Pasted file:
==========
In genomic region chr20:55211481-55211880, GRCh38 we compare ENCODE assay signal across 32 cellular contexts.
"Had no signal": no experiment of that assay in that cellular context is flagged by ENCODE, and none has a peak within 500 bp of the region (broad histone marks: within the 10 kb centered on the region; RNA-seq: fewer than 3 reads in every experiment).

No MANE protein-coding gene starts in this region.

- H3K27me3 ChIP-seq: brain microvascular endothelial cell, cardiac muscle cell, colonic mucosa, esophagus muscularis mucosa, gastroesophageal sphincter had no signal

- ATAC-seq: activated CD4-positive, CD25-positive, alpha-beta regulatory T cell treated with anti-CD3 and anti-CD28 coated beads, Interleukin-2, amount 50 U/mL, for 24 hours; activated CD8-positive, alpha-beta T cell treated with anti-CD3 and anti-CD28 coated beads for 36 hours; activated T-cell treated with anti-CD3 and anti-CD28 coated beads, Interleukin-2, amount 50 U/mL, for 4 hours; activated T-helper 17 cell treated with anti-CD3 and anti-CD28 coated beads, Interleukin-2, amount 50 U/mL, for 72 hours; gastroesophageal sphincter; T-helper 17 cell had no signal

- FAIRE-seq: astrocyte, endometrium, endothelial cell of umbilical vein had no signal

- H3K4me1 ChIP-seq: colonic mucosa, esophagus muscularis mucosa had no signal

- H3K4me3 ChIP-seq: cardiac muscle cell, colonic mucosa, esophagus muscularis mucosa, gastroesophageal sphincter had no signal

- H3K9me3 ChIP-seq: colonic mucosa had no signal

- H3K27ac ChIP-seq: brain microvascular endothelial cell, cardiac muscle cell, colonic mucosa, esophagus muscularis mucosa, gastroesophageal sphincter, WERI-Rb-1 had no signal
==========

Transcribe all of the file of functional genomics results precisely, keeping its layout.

In genomic region chr20:55211481-55211880, GRCh38 we compare ENCODE assay signal across 32 cellular contexts.
"Had no signal": no experiment of that assay in that cellular context is flagged by ENCODE, and none has a peak within 500 bp of the region (broad histone marks: within the 10 kb centered on the region; RNA-seq: fewer than 3 reads in every experiment).

No MANE protein-coding gene starts in this region.

- H3K27me3 ChIP-seq: brain microvascular endothelial cell, cardiac muscle cell, colonic mucosa, esophagus muscularis mucosa, gastroesophageal sphincter had no signal

- ATAC-seq: activated CD4-positive, CD25-positive, alpha-beta regulatory T cell treated with anti-CD3 and anti-CD28 coated beads, Interleukin-2, amount 50 U/mL, for 24 hours; activated CD8-positive, alpha-beta T cell treated with anti-CD3 and anti-CD28 coated beads for 36 hours; activated T-cell treated with anti-CD3 and anti-CD28 coated beads, Interleukin-2, amount 50 U/mL, for 4 hours; activated T-helper 17 cell treated with anti-CD3 and anti-CD28 coated beads, Interleukin-2, amount 50 U/mL, for 72 hours; gastroesophageal sphincter; T-helper 17 cell had no signal

- FAIRE-seq: astrocyte, endometrium, endothelial cell of umbilical vein had no signal

- H3K4me1 ChIP-seq: colonic mucosa, esophagus muscularis mucosa had no signal

- H3K4me3 ChIP-seq: cardiac muscle cell, colonic mucosa, esophagus muscularis mucosa, gastroesophageal sphincter had no signal

- H3K9me3 ChIP-seq: colonic mucosa had no signal

- H3K27ac ChIP-seq: brain microvascular endothelial cell, cardiac muscle cell, colonic mucosa, esophagus muscularis mucosa, gastroesophageal sphincter, WERI-Rb-1 had no signal